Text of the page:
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Al Bowlly

Discussion in 'Celebrities and Entertainment From WWII' started by Dave War44, Oct 23, 2007.

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  1. Dave War44

    Dave War44 Member

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    [​IMG]
    Al Bowlly
    ''Say, Don't You Remember? They Called Me Al''

    With enduring hits like Goodnight Sweetheart; The Very Thought Of You; Brother, Can You Spare A Dime? and Love Is The Sweetest Thing, Al Bowlly was a big star. A very highly skilled and respected singer, he had a particular sincerity with lyrics that endeared him to everyone. He would tour, entertain troops, do radio broadcasts and cut records with his musician friends. In March 1941, one of these friends was killed when a bomb fell through the roof of a café they played in. Al was devastated.

    On April 16th 1941, the residents of the London flats where Al Bowlly was living, were quickly making their way to the air-raid shelter. A very heavy raid was said to be approaching, but Al decided to stay at home in his flat. He'd been performing that night, and was tired. He lay in bed, reading a book. In the early hours of Thursday 17th April 1941, a German parachute mine dropped outside Al's flat. He was killed instantly by the blast, hit in the head by the bedroom door which had blown off its hinges.

    In his 14 year recording career, he cut a staggering 1,070 recordings, some of which have never been issued or re-issued. Spookily, the very last song he ever recorded was a version of “When That Man Is Dead And Gone”, written by Irving Berlin about Adolf Hitler..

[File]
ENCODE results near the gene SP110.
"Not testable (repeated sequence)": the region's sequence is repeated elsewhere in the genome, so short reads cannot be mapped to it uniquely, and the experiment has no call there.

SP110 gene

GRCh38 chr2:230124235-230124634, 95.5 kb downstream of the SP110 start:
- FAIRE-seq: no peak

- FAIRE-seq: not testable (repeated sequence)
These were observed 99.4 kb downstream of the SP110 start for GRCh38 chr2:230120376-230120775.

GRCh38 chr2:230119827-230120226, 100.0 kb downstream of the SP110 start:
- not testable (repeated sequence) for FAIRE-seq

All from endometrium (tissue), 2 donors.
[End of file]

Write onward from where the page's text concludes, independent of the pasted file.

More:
In a rare film, Al can be seen here performing “ The Very Thought Of You”.

    [youtube]cDYrXcQj4JI[/youtube]
     
  2. Jim

    Jim New Member

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    What a sad way to go, i can imagine this type of death happening quite often due to the ammount of times people went to the shelters only to return to thier house still fully intact, it then gives them "It will not happen to me syndrone" Thats War!!
     
  3. Dave War44

    Dave War44 Member

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    Even sadder to learn that Al was offered accomodation at the venue he had played in that night, but turned it down.

    Just a note on "parachute mines" which I haven't heard of before. At the time. apparently, they were called just "land mines". They are called this in some of the accounts of Al's death.
    Anyway, it seems they packed a punch. This is part of the Waterloo dock in Liverpool, destroyed by a parachute mine, December 1940.

    [​IMG]
     
  4. Jim

    Jim New Member

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    Aye very powerful ammo was this type of bomb, i have some info about these bombs somewhere. I just added it to my "To do list". :cheers:
     
  5. Kelly War44

    Kelly War44 New Member

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